The Patron Saint of Heartache – Candy Opera (reviewed by Dave Franklin)

My first thought when hearing opening salvo These Days Are Ours is that this band had possibly broken into my house, looked through the stack of vinyl leaning against the stereo and made an album which perfectly blended everything which I adore musically. Then I read up a bit on the band’s back story, that they played with the god-like The Go-Betweens, that their heyday matches my most active gig going years, that they are on first name terms with members of The Wild Swans and I then wonder how I missed them in the first place.

The Patron Saint of Heartache is the band’s first collection of new material in three decades and if this is  representing of what they were doing back in the day it does make you wonder why they weren’t being mentioned in the same breath as the likes of Aztec Camera, Orange Juice and Prefab Sprout in the 80’s music press. Well, fate is a fickle mistress, some things are worth waiting for, it’s all about getting the timing right…other adages are available on request…and if you will forgive just one more, better late than never!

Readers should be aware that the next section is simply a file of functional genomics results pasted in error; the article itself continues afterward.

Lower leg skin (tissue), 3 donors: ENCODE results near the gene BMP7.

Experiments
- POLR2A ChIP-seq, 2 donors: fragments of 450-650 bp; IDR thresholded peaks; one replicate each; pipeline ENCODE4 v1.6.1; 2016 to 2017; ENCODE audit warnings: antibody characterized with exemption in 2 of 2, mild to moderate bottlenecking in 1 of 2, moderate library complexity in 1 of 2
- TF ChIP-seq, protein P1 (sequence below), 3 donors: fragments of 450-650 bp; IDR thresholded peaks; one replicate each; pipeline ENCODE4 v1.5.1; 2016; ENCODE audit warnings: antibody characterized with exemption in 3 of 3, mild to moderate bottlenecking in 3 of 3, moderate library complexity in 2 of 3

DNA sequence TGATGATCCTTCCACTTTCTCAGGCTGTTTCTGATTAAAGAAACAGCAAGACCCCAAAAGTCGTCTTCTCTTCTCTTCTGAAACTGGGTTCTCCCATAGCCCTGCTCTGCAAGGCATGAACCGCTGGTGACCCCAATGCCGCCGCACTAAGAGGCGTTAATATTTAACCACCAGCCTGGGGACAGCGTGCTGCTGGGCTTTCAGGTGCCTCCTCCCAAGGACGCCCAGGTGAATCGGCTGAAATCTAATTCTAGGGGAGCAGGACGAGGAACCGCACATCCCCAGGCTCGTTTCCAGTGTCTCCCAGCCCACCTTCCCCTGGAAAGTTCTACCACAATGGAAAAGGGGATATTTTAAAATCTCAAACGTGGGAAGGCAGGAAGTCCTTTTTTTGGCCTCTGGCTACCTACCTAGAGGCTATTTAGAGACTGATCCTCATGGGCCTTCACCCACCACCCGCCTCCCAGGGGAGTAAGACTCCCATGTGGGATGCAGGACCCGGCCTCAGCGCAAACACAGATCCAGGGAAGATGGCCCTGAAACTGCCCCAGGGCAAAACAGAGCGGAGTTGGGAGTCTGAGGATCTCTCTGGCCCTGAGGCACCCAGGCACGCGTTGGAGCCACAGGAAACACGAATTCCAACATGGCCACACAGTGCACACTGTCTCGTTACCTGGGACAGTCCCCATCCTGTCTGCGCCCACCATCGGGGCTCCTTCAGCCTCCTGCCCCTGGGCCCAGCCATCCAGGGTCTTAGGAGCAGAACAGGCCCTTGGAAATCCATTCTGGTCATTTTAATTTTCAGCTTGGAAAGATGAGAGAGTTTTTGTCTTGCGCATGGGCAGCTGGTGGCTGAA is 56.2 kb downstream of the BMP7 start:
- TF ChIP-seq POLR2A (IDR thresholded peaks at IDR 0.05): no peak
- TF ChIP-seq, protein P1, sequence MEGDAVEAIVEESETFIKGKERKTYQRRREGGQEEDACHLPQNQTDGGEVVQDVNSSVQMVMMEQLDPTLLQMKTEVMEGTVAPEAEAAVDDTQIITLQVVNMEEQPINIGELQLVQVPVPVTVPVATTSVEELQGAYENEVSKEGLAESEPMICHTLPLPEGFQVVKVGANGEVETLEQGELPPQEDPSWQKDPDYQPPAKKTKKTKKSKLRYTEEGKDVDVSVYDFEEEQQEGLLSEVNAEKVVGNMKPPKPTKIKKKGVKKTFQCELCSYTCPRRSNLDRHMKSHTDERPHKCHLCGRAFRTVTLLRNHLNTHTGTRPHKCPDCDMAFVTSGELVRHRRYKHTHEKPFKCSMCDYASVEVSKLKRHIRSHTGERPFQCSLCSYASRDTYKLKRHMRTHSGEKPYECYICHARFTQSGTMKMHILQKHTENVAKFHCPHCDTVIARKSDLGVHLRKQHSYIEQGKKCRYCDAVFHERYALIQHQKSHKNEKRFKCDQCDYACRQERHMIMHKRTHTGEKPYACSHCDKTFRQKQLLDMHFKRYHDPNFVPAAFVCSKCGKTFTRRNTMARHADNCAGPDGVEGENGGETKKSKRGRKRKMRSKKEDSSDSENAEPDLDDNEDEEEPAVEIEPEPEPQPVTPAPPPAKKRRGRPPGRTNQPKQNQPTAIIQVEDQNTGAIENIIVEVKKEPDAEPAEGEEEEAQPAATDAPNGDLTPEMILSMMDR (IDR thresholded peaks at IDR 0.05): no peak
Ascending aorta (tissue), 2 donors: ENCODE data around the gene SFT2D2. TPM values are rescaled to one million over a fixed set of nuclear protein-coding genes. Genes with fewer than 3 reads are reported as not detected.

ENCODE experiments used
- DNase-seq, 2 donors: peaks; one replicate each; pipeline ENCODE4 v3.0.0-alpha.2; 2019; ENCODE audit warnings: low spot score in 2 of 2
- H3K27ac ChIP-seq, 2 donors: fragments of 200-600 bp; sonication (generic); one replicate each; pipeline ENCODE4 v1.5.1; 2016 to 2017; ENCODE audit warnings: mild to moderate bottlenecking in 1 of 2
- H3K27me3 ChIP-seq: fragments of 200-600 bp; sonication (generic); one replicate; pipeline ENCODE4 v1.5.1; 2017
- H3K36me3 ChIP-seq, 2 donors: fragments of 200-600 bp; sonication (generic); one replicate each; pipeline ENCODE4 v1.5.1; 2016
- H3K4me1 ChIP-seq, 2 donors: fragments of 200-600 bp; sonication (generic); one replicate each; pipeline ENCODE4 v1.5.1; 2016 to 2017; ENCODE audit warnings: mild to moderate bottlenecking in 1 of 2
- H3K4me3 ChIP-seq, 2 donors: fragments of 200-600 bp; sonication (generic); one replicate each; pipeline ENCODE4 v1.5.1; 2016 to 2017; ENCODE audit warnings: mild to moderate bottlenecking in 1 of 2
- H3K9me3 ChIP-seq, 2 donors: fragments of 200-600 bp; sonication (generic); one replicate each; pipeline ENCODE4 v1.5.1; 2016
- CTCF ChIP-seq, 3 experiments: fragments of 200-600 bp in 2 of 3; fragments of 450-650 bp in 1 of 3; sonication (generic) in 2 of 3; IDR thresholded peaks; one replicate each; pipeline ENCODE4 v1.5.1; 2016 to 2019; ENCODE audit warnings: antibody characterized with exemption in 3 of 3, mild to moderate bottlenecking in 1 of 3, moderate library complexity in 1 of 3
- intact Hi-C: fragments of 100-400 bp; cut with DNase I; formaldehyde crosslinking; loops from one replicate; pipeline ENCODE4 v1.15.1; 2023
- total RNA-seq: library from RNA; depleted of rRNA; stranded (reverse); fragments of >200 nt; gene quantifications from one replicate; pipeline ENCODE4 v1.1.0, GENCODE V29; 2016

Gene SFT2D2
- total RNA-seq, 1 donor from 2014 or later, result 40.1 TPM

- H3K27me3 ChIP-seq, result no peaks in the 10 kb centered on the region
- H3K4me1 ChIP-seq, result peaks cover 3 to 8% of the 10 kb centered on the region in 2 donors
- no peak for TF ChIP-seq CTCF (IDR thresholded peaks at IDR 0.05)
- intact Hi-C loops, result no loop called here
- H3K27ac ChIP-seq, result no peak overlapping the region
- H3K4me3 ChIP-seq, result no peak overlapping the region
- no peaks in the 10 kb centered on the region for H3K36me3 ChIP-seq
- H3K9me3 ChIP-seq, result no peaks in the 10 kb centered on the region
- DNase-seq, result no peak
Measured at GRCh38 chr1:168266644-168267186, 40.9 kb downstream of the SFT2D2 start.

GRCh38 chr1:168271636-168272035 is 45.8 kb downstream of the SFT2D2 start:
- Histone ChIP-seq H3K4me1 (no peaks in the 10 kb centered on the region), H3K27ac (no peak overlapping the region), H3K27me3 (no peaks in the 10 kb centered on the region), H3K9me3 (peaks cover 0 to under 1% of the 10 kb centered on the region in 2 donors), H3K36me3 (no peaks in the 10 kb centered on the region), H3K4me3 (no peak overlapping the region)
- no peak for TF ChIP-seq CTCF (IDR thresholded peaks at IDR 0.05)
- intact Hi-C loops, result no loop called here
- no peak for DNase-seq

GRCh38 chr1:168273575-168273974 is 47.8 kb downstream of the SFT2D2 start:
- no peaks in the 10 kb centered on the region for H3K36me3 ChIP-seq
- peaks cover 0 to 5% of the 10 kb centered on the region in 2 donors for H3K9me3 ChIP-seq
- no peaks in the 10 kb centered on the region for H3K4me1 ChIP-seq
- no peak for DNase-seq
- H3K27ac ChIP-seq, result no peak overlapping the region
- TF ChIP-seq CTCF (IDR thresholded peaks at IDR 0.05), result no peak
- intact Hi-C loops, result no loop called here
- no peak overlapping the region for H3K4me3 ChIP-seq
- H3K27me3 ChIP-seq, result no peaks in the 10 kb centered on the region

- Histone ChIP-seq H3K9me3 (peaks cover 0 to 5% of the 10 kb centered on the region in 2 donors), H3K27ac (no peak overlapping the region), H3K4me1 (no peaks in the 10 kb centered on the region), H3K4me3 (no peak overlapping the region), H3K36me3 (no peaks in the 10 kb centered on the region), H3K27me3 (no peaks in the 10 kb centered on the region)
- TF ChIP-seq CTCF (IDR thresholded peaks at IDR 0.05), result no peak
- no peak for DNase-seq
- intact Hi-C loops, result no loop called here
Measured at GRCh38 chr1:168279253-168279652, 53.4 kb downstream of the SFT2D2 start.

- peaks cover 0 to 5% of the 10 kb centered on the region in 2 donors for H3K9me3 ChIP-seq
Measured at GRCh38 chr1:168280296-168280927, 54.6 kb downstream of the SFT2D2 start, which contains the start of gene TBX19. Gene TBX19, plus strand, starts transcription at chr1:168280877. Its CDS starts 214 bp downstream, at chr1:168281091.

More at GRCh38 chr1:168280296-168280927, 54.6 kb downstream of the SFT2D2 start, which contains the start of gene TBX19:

A sweeter collection of smart pop you could not wish for, pop with deft lyrics, a wonderful shimmer, chiming resonance, immaculate conception and an even more perfect delivery, and just sheer infectiousness. Start All Over Again is a near-perfect pop song…from back when pop wasn’t such a dirty word…See It Through Your Eyes is lush and loose, sonically rich and lyrically reflective, Enemy touches on the staccato grooves and high sonic drama which Dream Academy were so good at juggling and Tell Me When The Lights Turn Green forms a sonic cocoon around the listener that they could spend the rest of their life in, warm, soft and relaxing.

Candy Opera where a band spawned in a simpler, and possibly more honest, time. But that also meant that getting your music out to the masses was harder work back then and that it was only through the divine providence of a record company that you managed to climb the ladder at all. But that was then and this is now (opps, last one, I promise) and with modern mass marketing now at the touch of a button and accessed from the comfort of your own home, I’m sure that the historical balance will quickly be redressed. It will if I have any say in the matter.

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